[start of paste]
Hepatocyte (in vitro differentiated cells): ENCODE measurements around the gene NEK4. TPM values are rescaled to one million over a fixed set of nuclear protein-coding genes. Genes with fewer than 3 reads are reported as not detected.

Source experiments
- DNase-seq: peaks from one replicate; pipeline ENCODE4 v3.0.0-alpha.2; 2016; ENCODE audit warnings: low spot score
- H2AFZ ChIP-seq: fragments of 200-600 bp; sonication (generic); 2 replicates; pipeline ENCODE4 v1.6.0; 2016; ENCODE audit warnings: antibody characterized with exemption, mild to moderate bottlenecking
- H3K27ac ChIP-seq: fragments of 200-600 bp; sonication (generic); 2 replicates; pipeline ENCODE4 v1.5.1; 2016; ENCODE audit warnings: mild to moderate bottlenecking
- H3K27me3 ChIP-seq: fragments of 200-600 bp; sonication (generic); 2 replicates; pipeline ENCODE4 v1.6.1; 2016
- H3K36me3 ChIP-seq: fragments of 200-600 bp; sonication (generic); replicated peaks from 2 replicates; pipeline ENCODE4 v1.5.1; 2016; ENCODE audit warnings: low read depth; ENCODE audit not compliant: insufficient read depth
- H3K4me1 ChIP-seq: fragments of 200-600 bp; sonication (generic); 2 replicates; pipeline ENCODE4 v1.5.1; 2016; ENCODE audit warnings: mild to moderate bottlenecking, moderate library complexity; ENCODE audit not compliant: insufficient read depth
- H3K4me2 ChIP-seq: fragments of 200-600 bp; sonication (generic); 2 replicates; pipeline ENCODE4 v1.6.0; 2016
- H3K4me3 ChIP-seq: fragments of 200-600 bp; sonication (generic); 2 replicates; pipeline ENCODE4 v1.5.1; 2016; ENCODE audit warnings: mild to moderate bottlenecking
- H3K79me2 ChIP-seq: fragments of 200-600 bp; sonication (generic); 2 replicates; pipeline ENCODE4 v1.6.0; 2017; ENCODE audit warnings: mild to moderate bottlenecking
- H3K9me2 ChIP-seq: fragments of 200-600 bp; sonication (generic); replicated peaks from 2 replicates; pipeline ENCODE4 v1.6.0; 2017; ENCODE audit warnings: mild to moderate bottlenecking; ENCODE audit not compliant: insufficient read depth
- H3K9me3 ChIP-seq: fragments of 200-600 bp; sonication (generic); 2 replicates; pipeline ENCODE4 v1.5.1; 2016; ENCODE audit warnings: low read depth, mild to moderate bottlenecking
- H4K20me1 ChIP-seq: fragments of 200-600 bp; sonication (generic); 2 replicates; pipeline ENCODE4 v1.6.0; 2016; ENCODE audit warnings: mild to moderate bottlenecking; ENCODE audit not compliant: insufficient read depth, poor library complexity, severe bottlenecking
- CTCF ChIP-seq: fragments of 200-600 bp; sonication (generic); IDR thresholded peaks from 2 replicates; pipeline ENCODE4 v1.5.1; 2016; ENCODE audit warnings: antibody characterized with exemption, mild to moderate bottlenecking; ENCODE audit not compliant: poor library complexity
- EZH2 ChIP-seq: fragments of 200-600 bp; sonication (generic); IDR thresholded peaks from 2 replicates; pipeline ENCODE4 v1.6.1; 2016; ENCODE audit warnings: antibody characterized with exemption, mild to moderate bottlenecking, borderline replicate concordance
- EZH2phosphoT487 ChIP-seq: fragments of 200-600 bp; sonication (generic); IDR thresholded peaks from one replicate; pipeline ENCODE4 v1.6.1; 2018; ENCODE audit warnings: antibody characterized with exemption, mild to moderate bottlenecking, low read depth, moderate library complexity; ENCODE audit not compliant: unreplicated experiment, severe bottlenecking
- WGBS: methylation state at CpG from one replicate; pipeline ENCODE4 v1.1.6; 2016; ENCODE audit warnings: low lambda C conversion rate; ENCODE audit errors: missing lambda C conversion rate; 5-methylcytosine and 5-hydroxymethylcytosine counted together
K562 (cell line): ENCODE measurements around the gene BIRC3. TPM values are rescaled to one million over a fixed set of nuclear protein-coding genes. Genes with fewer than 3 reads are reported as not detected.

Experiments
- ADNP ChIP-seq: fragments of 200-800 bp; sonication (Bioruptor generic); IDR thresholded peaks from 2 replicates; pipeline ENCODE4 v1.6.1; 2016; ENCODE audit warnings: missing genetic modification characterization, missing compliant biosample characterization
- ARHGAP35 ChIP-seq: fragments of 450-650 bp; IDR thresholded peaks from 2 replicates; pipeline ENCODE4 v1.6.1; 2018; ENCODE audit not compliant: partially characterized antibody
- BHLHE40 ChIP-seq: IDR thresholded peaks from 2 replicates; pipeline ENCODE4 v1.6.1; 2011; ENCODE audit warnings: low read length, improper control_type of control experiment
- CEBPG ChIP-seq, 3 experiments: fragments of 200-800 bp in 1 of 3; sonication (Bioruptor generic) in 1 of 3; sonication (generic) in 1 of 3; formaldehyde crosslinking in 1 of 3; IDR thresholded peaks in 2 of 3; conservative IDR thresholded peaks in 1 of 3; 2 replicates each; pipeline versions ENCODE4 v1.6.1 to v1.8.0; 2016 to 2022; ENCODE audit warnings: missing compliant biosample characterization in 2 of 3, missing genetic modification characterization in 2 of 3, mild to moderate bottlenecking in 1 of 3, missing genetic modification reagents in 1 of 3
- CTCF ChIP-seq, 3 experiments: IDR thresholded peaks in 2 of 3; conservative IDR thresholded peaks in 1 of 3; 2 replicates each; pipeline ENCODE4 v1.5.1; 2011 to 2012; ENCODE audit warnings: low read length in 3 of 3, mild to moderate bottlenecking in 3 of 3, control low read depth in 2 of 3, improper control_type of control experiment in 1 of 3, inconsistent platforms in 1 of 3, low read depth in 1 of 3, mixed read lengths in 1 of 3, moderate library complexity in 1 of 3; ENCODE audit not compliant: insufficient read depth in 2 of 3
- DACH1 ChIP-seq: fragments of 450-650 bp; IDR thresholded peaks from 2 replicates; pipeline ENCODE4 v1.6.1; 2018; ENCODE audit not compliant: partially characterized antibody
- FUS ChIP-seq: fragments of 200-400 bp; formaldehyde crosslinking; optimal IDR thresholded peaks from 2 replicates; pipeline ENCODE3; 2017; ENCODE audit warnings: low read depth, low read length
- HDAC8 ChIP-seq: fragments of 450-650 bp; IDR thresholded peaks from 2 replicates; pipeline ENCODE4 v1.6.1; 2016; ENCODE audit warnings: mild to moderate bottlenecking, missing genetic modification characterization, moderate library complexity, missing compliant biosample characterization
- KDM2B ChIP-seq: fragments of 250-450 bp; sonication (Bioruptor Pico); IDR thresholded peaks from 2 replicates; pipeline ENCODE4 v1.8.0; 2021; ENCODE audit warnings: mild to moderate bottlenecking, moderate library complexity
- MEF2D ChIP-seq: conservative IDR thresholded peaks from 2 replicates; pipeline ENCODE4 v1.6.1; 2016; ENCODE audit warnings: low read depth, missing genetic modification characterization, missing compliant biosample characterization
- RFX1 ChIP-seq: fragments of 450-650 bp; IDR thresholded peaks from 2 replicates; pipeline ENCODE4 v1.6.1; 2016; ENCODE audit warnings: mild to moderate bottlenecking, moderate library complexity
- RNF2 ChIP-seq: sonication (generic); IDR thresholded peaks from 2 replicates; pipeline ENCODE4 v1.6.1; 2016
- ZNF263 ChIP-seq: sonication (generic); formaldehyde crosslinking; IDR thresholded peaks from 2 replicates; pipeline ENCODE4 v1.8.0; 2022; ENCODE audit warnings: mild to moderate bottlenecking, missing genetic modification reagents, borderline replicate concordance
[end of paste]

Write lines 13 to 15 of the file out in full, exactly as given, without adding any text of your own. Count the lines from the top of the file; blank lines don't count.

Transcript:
- H3K9me3 ChIP-seq: fragments of 200-600 bp; sonication (generic); 2 replicates; pipeline ENCODE4 v1.5.1; 2016; ENCODE audit warnings: low read depth, mild to moderate bottlenecking
- H4K20me1 ChIP-seq: fragments of 200-600 bp; sonication (generic); 2 replicates; pipeline ENCODE4 v1.6.0; 2016; ENCODE audit warnings: mild to moderate bottlenecking; ENCODE audit not compliant: insufficient read depth, poor library complexity, severe bottlenecking
- CTCF ChIP-seq: fragments of 200-600 bp; sonication (generic); IDR thresholded peaks from 2 replicates; pipeline ENCODE4 v1.5.1; 2016; ENCODE audit warnings: antibody characterized with exemption, mild to moderate bottlenecking; ENCODE audit not compliant: poor library complexity